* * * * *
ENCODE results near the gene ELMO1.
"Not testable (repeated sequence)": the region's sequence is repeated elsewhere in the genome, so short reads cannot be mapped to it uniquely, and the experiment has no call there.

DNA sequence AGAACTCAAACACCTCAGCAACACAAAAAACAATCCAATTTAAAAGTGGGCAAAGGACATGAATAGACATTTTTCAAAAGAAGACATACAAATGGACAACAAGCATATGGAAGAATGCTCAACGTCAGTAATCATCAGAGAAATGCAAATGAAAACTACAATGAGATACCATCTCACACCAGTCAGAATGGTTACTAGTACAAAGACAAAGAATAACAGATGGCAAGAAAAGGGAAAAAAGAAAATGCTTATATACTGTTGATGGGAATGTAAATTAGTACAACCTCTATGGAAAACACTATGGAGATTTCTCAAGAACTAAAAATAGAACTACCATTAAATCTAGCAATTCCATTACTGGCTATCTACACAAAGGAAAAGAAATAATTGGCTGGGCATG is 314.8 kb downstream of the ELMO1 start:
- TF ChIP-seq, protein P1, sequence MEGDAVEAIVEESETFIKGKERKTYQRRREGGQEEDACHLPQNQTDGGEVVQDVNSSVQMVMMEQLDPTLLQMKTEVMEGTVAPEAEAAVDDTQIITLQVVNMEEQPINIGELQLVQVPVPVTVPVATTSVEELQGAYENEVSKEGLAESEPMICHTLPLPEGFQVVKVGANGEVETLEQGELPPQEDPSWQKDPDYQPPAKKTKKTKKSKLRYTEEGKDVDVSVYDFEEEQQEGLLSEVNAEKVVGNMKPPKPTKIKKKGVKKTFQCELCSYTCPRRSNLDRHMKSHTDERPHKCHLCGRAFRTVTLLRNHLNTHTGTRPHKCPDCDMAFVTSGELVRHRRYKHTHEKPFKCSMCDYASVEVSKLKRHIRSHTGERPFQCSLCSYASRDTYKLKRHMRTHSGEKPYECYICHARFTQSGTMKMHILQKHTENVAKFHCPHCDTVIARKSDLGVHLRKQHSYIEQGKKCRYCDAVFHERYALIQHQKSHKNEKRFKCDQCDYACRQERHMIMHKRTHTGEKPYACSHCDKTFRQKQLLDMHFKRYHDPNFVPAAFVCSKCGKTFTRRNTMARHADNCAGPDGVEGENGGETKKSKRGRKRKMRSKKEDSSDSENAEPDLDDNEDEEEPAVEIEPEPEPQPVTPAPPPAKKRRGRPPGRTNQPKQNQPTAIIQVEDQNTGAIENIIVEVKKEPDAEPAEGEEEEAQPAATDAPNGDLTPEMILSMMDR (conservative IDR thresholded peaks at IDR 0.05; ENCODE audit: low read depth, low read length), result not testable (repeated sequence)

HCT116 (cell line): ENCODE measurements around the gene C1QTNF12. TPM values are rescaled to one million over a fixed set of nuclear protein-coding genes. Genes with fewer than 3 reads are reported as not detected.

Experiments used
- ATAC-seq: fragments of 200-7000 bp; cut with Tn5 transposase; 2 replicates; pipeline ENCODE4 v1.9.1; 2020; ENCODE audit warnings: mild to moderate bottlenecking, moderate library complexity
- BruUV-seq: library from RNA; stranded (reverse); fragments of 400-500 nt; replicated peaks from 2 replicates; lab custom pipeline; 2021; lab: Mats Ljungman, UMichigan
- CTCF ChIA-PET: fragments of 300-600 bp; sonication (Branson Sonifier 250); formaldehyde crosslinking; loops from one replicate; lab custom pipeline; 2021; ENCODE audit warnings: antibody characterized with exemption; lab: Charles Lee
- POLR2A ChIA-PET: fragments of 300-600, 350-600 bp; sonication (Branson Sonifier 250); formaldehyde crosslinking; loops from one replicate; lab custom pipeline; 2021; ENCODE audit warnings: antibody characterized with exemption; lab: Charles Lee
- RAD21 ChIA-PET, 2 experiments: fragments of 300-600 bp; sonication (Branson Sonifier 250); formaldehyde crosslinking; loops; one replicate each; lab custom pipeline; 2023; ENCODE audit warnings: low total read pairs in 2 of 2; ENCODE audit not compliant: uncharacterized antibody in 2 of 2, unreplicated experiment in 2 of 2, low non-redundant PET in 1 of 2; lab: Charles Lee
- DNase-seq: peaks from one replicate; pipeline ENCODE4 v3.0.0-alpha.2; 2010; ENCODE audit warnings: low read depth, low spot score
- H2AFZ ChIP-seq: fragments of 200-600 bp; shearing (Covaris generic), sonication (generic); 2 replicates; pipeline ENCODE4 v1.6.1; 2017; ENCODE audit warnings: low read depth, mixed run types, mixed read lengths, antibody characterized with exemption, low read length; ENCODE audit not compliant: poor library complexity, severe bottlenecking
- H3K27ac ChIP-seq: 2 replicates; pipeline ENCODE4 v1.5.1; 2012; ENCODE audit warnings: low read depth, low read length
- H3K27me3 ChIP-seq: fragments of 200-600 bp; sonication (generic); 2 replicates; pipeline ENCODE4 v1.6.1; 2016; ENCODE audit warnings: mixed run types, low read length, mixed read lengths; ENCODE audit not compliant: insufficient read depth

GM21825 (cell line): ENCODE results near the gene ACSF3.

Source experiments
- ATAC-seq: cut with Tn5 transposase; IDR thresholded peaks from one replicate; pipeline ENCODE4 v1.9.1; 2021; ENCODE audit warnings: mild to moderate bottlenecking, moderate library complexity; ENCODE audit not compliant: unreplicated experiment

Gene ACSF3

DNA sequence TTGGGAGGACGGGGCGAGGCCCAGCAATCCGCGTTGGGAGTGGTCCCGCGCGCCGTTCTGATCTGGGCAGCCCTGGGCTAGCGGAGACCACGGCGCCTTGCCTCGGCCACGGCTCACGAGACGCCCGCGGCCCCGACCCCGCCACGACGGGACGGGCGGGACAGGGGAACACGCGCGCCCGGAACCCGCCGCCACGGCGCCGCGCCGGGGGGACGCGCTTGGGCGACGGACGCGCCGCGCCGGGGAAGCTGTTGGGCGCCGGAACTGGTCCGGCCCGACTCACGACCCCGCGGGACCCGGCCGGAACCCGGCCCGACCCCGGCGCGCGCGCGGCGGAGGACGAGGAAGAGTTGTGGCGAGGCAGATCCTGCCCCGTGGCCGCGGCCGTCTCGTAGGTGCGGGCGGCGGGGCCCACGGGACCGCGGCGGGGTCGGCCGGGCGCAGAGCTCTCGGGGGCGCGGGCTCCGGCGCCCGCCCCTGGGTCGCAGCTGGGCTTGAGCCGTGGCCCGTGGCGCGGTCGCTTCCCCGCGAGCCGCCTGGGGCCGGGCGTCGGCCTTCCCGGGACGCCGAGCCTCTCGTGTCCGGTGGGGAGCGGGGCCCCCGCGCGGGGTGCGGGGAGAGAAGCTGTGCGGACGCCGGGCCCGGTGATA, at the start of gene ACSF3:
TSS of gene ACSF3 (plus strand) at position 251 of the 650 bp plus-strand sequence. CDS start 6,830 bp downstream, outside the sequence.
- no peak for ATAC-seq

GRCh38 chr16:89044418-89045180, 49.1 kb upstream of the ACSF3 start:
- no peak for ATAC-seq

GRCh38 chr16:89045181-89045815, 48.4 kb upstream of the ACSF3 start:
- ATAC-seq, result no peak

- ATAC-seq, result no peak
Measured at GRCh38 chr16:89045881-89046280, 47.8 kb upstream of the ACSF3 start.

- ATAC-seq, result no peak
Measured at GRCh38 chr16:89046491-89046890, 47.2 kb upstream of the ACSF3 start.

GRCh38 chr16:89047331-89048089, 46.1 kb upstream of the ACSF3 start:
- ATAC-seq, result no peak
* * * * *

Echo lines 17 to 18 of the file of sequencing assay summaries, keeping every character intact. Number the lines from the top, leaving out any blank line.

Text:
Source experiments
- ATAC-seq: cut with Tn5 transposase; IDR thresholded peaks from one replicate; pipeline ENCODE4 v1.9.1; 2021; ENCODE audit warnings: mild to moderate bottlenecking, moderate library complexity; ENCODE audit not compliant: unreplicated experiment